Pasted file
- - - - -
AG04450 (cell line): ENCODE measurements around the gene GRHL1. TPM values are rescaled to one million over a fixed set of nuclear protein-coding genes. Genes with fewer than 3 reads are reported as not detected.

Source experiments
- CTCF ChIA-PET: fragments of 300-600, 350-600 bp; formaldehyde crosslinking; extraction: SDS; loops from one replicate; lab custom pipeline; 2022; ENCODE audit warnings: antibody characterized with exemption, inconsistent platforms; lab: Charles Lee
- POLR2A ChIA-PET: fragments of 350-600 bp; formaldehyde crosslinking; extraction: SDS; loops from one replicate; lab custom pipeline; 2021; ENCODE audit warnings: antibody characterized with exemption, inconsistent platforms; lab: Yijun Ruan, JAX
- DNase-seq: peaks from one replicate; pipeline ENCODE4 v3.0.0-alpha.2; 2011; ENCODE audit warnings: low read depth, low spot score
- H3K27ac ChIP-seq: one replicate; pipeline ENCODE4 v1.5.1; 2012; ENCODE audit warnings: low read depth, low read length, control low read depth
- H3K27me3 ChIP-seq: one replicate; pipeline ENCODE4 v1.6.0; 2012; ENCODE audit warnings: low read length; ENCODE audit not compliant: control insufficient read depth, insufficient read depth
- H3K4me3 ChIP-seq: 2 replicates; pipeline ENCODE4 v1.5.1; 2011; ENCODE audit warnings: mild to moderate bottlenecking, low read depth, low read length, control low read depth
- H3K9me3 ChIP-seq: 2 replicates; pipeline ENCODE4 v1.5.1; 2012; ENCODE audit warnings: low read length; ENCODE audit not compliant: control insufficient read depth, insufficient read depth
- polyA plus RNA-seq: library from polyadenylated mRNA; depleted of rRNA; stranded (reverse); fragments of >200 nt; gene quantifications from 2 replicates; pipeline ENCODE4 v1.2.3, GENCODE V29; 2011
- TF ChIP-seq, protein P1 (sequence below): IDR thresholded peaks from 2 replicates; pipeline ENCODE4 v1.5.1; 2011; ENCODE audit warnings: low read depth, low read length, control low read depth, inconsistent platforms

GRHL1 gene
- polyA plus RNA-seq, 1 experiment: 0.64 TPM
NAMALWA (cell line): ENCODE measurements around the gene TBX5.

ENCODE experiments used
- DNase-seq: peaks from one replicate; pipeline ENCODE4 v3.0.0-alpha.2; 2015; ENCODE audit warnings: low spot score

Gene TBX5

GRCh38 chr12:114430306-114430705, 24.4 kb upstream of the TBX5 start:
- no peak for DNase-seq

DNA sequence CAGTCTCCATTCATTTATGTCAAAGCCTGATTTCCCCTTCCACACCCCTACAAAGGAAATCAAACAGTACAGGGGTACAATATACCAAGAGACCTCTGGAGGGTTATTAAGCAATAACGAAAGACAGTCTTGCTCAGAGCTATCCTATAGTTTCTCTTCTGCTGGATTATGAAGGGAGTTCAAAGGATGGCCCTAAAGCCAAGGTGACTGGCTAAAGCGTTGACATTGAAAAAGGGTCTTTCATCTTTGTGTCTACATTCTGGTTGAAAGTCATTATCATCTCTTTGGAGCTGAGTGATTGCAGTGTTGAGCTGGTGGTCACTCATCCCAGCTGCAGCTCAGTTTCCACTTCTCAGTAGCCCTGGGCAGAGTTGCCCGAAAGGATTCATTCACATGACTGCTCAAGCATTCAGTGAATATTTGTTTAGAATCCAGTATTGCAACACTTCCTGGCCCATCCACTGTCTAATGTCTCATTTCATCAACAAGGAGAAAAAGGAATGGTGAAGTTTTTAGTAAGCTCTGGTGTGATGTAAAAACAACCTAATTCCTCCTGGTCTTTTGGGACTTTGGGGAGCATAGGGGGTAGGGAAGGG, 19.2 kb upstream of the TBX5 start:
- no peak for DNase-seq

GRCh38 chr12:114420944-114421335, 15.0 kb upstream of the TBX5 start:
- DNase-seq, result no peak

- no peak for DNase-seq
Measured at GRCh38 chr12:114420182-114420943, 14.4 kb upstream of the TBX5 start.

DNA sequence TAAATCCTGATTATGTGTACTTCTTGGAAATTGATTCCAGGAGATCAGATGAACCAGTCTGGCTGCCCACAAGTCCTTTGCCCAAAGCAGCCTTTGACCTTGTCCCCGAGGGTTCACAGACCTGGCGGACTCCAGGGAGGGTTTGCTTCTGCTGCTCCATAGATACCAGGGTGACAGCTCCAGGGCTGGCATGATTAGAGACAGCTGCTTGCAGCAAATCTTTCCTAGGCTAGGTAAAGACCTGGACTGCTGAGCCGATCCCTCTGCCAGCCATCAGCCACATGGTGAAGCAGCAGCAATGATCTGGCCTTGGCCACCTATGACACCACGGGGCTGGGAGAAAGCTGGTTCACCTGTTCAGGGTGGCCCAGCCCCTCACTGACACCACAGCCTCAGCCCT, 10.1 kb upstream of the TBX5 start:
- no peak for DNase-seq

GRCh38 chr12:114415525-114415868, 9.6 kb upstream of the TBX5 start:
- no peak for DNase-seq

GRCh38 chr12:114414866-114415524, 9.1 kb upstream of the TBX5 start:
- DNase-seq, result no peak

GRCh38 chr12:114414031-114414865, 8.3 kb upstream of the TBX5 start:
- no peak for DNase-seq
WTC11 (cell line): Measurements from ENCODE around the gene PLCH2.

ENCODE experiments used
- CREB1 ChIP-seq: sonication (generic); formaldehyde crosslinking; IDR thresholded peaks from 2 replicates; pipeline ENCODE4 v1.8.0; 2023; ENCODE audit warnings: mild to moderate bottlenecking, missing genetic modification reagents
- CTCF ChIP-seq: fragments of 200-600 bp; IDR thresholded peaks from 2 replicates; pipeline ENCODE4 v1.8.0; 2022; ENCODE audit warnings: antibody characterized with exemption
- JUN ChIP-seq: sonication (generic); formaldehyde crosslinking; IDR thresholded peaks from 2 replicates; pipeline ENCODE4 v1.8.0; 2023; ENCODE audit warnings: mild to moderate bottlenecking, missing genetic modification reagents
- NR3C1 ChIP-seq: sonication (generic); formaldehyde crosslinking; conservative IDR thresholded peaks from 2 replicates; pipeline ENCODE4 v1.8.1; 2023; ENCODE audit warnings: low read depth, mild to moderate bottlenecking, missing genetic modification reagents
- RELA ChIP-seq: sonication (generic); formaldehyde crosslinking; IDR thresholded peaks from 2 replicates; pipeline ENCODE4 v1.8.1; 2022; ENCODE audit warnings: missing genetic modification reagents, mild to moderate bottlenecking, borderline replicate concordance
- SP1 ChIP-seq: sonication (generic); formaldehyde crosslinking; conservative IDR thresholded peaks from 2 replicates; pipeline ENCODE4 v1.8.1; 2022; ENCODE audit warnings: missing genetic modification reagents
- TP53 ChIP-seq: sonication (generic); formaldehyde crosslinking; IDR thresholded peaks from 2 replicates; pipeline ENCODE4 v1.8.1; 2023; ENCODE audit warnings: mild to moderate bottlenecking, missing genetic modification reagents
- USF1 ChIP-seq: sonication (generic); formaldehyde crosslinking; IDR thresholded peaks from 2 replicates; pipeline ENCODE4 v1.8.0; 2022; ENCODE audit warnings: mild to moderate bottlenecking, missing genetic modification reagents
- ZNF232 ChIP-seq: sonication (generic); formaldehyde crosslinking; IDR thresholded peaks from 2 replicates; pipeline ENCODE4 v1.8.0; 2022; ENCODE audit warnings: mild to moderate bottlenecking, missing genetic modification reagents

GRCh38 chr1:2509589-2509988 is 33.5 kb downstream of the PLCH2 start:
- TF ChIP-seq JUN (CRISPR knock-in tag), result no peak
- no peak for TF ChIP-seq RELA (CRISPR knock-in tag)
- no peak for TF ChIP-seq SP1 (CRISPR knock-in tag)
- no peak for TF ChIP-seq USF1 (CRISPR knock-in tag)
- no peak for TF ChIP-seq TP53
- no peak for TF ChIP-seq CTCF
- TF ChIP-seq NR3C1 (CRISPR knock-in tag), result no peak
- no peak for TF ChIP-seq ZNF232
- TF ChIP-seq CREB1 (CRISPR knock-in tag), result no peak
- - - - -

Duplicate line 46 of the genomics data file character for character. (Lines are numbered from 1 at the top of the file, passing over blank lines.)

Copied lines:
- TF ChIP-seq JUN (CRISPR knock-in tag), result no peak